This movie is one of the funniest films I've ever seen. Way better than the first which is very unlikely. This movie just makes you laugh from the first frame to the very last. Not much more to say, a perfect comedy.
If the only movies you've ever seen have been The Grudge 2, She Freak, and Chupacabra Terror then I suppose it's possible that A Very Brady Sequel would, indeed, be "a perfect comedy".

Thursday, March 01, 2007

Another missive


*20070302 1800h UPDATE* Something I had overlooked before has been brought to my attention. Please scroll down to UPDATE 4.

*20070302 UPDATE* I heard from Mr. Osman again this morning. The email and my response can be found by scrolling down to UPDATE 3.

Mr. Osman responded to my latest email. I had held out some hope that maybe he was going to be open-minded and take my comments seriously. That was no to be the case though. Instead I'm dismissed as someone who doesn't know what I'm talking about, and who is simply upset about what Mr. Dugan had to say. While I wasn't too happy about having an HRAP call me a salesperson, honestly, I've been called far far worse. It's not the substance of Mr. Dugan's remarks that has raised my ire, it's the fact that he's being treated like an expert and an insider when he is No-Such-Thing.

You are entitled to your own opinions. However, there is a disagreement here about whether you think Mr. Dugan is qualified to speak on this issue. He was privy to what was going on "on the inside" and he was sent to high schools and malls to find recruits.
To give you an example here's from the Navy's own press release about a sailor taking part in a similar recruiting program.

"Travis helped put two people in the Navy who were considering other services. According to the 23-year-old submariner, after striking up conversations with these individuals about the Navy and his experiences, they both joined the Navy."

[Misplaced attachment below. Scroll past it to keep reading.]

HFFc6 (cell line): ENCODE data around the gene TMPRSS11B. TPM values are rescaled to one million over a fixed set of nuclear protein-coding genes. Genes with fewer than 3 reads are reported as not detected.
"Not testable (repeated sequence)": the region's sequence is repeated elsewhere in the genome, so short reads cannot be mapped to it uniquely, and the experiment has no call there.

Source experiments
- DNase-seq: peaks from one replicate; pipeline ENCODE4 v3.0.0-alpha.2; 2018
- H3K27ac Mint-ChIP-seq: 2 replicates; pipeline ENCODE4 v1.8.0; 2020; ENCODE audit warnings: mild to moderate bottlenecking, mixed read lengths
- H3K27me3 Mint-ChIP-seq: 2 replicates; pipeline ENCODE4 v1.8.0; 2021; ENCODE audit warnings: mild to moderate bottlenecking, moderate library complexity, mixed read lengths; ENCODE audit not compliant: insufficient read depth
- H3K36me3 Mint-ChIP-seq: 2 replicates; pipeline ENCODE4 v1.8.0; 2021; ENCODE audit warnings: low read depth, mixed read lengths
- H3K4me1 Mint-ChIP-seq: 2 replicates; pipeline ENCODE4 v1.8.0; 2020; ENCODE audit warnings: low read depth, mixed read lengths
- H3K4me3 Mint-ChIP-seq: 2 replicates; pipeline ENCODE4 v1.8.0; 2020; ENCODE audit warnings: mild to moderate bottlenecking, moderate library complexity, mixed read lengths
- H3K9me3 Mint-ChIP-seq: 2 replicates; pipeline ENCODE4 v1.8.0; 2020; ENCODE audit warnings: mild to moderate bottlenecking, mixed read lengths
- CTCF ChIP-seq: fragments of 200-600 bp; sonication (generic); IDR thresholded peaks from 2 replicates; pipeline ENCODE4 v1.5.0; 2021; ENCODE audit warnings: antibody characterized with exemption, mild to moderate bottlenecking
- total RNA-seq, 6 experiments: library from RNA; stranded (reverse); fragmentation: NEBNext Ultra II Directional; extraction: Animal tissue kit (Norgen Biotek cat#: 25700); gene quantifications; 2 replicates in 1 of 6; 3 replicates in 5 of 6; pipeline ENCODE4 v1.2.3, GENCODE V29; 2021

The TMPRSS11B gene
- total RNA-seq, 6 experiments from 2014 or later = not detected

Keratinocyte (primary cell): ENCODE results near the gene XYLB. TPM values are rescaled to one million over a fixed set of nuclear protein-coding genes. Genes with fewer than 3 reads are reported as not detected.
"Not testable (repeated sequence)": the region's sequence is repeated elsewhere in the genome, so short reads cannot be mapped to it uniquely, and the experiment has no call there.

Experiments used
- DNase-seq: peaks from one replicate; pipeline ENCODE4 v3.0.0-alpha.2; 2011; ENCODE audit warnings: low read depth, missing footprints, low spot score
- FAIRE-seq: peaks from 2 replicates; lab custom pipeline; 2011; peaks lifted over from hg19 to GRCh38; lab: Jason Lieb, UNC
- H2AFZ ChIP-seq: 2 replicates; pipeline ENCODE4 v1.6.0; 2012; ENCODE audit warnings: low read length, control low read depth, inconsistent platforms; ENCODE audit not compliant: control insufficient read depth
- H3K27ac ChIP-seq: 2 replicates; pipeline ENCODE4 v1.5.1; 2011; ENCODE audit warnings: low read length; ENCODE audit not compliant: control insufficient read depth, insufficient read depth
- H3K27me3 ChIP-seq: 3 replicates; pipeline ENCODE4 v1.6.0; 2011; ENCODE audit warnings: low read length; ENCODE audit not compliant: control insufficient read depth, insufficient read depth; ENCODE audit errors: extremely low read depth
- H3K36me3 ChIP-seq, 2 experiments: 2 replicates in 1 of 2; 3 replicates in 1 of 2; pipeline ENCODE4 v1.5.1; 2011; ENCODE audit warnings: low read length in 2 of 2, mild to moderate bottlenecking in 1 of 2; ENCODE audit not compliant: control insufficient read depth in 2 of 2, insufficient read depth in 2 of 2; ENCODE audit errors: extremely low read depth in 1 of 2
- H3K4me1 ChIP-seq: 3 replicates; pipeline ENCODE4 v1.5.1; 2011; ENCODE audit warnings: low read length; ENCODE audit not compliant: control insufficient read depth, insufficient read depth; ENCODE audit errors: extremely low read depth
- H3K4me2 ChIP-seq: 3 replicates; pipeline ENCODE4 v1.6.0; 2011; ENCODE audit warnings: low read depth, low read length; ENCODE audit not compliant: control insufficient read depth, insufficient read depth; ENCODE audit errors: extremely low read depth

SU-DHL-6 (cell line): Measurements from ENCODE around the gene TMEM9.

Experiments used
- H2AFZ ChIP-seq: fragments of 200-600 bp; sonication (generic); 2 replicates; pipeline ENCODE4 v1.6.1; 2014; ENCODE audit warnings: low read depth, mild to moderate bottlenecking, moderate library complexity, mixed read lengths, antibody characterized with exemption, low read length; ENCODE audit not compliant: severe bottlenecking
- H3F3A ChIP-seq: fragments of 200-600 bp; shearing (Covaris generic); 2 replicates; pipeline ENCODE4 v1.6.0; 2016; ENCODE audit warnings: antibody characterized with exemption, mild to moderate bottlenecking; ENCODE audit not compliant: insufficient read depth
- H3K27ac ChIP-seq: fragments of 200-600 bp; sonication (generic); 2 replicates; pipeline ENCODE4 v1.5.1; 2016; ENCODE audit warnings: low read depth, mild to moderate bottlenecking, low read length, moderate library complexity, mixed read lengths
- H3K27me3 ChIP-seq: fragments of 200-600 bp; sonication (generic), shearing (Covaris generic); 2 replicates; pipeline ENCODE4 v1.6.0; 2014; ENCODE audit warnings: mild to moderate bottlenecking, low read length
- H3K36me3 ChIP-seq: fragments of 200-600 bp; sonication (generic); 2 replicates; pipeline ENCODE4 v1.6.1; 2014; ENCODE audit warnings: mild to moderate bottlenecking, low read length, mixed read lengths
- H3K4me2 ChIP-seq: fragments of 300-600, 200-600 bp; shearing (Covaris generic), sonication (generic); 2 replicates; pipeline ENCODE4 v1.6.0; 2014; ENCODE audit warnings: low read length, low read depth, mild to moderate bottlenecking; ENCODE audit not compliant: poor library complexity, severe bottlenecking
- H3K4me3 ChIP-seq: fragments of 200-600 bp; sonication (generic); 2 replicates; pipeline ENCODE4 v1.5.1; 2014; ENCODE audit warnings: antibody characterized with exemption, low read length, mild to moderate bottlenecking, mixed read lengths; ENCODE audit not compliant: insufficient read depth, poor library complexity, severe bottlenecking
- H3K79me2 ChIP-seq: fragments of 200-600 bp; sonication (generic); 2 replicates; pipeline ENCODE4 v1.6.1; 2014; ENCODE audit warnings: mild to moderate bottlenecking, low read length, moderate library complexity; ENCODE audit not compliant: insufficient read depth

What would call what the submariner did? It's recruiting. Does it sound insignificant? No.
Sir, I do think your main beef is that you don't like what Mr. Dugan had to say. I certainly respect that.
I appreciate your time and thank you for writing.

Jim Osman CBS 3 I-Team Reporter
It took me a while to respond to Mr. Osman because, quite honestly, I expected something better. I don't know exactly what I expected, but it wasn't this. Maybe I had my hopes too high that my eloquent prose would change his mind. Oh well.

What Mr. Osman has done is confuse the activities of a PV2 doing a two week stint helping his recruiter with the activities of an experienced NCO who had been assigned as a recruiter for years. And what Mr. Dugan has done is misrepresent his service to gain publicity and celebrity in the anti-war/ anti-recruiting. And rather than treat Mr. Dugan's lie as an insult to his integrity, Mr. Osman has treated it as me being bitter by what Mr. Dugan has said. Here is my reply to Mr. Osman's latest response.
Mr. Osman,

It seems you are very mistaken about the duties and responsibilities of a military recruiter. Mr. Dugan is unqualified to speak about life as a recruiter, and what it is to be inside a recruiting station. His time as a recruiter assistant doesn't even register as scrathing the surface of being a recruiter in the military. The training to become a recruiter is six weeks long, three times the amount of time Mr. Dugan spent as a recruiter assistant. If someone took a tour of your news room would you consider them qualified to speak about life as a reporter?

Mr. Dugan was not privvy to anything "on the inside". He wasn't present at the hours of meetings and training that a recruiter must go through. Mr. Dugan wasn't responsible for maintaining someone he enlisted through their period before shipping to training, all the way through their graduation. His responsibility was to meet someone, get a phone number, and provide it to a real recruiter. At best Mr. Dugan is being misleading when he says he recruiter anyone, at worst he is a bald-faced liar.